Chapter 21 .—Of the Power Delegated to Demons for the Trial and Glorification of the Saints, Who Conquer Not by Propitiating the Spirits of the Air, But by Abiding in God.
The power delegated to the demons at certain appointed and well-adjusted seasons, that they may give expression to their hostility to the city of God by stirring up against it the men who are under their influence, and may not only receive sacrifice from those who willingly offer it, but may also extort it from the unwilling by violent persecution;—this power is found to be not merely harmless, but even useful to the Church, completing as it does the number of martyrs, whom the city of God esteems as all the more illustrious and honored citizens, because they have striven even to blood against the sin of impiety. If the ordinary language of the Church allowed it, we might more elegantly call these men our heroes. For this name is said to be derived from Juno, who in Greek is called Hêrê, and hence, according to the Greek myths, one of her sons was called Heros. And these fables mystically signified that Juno was mistress of the air, which they suppose to be inhabited by the demons and the heroes, understanding by heroes the souls of the well-deserving dead. But for a quite opposite reason would we call our martyrs heroes,—supposing, as I said, that the usage of ecclesiastical language would admit of it,—not because they lived along with the demons in the air, but because they conquered these demons or powers of the air, and among them Juno herself, be she what she may, not unsuitably represented, as she commonly is by the poets, as hostile to virtue, and jealous of men of mark aspiring to the heavens. Virgil, however, unhappily gives way, and yields to her; for, though he represents her as saying, “I am conquered by Æneas,” 414 Helenus gives Æneas himself this religious advice:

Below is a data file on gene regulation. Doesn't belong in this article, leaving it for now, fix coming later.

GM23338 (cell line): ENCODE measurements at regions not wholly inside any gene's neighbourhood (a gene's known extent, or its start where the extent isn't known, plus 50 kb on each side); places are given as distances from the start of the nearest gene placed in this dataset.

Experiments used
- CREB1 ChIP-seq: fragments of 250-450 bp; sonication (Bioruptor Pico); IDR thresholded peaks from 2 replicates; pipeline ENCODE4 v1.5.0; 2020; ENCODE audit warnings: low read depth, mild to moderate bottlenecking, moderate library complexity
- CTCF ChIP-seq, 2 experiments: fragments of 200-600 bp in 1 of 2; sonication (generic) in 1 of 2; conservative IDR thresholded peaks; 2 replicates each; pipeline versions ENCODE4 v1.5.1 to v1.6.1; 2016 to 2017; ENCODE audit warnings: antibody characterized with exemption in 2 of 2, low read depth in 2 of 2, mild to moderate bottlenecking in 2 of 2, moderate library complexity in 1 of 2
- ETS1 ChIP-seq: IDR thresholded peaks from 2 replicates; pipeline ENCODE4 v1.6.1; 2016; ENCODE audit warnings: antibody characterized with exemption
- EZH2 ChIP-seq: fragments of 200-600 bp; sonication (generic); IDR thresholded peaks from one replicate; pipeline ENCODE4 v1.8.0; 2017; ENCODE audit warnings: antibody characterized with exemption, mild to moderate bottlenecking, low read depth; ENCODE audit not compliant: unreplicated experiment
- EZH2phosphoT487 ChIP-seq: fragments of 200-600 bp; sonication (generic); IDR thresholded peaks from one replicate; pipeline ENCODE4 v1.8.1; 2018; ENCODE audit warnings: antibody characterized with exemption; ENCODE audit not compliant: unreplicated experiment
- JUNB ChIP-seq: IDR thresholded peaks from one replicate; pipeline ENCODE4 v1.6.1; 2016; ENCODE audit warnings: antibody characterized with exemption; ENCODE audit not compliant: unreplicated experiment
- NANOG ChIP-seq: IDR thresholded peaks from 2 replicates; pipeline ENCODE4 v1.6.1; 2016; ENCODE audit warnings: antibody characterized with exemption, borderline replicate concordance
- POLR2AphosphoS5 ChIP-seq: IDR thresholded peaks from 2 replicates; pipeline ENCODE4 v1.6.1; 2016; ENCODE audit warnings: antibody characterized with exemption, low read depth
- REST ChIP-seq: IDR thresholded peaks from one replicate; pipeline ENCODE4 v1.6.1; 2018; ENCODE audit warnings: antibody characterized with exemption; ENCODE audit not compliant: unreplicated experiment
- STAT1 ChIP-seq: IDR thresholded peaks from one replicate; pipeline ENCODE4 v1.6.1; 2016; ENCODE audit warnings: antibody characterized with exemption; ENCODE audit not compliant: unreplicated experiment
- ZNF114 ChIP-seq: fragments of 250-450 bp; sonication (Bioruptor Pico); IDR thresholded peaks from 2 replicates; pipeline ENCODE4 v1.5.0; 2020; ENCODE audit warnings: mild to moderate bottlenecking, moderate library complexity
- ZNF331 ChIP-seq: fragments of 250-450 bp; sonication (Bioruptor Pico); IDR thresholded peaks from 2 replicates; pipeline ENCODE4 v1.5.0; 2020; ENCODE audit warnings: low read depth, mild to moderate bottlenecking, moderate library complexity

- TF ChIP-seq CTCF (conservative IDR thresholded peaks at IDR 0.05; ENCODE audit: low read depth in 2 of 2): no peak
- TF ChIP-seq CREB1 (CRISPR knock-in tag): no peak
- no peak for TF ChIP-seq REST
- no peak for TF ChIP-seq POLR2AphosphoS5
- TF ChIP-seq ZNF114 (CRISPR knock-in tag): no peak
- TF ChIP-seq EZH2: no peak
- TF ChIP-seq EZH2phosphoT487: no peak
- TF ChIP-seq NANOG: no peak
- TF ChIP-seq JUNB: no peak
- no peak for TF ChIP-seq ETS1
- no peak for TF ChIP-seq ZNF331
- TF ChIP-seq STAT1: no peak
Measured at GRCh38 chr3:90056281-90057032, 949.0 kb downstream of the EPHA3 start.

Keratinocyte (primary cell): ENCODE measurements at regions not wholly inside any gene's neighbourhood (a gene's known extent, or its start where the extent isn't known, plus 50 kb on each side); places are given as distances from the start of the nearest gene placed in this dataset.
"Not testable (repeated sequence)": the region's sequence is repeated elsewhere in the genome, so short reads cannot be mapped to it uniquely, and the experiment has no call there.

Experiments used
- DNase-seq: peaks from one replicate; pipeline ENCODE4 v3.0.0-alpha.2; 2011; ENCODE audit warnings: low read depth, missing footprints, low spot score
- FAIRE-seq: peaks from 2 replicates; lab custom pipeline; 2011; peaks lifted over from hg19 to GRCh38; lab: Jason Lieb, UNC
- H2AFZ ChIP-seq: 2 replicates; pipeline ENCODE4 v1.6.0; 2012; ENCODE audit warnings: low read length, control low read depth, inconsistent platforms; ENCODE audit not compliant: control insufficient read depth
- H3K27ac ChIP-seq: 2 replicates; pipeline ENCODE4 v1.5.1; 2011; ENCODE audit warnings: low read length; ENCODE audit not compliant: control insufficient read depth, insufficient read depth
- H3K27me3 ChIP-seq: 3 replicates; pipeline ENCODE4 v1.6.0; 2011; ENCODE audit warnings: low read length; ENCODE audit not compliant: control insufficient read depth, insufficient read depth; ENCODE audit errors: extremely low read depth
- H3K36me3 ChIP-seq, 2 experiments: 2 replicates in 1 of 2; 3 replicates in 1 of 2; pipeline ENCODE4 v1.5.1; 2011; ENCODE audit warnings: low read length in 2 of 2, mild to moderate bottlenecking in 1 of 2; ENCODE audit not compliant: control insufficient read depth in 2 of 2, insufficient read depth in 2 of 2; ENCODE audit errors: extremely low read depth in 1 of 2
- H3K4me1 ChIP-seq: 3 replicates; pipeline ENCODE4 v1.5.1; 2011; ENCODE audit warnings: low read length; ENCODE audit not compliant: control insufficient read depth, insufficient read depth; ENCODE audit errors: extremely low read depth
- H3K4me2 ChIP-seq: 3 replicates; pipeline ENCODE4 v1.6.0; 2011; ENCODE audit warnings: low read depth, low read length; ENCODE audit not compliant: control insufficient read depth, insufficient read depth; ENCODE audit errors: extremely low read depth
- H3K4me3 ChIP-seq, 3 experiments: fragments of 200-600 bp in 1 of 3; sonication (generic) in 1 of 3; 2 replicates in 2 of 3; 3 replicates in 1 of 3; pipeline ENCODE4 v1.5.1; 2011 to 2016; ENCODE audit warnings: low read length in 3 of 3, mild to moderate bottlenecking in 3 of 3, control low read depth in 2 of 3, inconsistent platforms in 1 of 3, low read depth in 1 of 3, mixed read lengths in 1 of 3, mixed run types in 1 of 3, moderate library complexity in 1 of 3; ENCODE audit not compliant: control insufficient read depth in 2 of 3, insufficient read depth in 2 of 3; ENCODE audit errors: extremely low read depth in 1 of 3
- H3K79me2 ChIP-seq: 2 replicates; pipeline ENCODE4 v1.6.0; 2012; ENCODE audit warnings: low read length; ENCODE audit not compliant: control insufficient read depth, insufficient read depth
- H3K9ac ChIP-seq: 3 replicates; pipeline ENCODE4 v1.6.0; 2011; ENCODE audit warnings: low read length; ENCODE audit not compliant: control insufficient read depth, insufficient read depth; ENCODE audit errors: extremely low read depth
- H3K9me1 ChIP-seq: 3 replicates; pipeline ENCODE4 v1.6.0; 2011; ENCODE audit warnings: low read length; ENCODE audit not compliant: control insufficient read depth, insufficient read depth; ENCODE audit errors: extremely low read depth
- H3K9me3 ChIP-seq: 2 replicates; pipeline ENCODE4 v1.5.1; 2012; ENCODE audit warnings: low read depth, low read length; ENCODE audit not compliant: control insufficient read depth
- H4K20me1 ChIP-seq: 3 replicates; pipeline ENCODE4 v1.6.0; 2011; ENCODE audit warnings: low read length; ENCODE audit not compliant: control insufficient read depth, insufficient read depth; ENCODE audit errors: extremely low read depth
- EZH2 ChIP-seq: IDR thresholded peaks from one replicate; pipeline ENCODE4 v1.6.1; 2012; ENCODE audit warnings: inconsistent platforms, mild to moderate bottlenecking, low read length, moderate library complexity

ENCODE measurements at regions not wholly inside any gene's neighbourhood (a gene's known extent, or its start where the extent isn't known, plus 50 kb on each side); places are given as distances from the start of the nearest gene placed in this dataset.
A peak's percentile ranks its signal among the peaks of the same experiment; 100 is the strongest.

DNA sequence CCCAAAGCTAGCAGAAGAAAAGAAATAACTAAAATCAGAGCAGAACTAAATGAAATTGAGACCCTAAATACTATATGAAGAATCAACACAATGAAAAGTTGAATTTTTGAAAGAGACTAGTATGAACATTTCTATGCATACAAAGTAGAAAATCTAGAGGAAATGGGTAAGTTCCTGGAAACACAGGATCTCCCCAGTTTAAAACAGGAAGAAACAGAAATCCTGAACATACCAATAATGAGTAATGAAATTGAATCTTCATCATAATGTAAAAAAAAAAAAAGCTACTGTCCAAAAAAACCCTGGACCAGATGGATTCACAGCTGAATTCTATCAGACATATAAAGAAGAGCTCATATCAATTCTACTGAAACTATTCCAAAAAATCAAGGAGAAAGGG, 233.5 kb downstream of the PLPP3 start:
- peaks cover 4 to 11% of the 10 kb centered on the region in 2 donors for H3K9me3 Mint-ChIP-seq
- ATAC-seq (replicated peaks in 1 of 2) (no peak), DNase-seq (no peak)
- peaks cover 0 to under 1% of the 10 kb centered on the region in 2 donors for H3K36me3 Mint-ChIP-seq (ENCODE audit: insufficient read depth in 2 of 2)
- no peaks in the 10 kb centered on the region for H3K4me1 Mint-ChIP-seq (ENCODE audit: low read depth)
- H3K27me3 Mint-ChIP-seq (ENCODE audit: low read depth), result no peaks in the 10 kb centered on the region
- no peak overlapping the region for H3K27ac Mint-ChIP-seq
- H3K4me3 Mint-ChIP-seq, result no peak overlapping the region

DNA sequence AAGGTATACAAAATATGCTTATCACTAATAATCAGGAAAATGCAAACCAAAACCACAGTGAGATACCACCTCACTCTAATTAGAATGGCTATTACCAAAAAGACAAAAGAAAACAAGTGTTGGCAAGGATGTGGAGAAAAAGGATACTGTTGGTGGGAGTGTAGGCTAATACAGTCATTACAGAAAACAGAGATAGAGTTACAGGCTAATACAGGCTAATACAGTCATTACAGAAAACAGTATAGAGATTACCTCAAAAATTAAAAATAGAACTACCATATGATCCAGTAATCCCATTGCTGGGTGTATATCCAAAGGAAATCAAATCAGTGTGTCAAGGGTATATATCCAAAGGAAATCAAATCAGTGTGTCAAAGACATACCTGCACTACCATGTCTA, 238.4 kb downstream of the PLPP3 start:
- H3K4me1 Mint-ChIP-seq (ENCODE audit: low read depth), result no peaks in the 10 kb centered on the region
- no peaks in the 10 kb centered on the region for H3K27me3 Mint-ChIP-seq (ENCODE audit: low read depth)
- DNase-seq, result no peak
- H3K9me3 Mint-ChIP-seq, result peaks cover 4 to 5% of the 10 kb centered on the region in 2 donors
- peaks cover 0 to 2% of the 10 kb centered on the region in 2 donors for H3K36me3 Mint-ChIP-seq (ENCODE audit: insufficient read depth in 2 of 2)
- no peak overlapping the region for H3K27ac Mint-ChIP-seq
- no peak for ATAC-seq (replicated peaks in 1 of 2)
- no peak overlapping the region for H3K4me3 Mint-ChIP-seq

“Pay vows to Juno: overbear
Her queenly soul with gift and prayer.” 415
In conformity with this opinion, Porphyry— p. 194 expressing, however, not so much his own views as other peoples—says that a good god or genius cannot come to a man unless the evil genius has been first of all propitiated, implying that the evil deities had greater power than the good; for, until they have been appeased and give place, the good can give no assistance; and if the evil deities oppose, the good can give no help; whereas the evil can do injury without the good being able to prevent them. This is not the way of the true and truly holy religion; not thus do our martyrs conquer Juno, that is to say, the powers of the air, who envy the virtues of the pious. Our heroes, if we could so call them, overcome Hêrê, not by suppliant gifts, but by divine virtues. As Scipio, who conquered Africa by his valor, is more suitably styled Africanus than if he had appeased his enemies by gifts, and so won their mercy.
Æn., vii. 310.193:415
Æn., iii. 438, 439.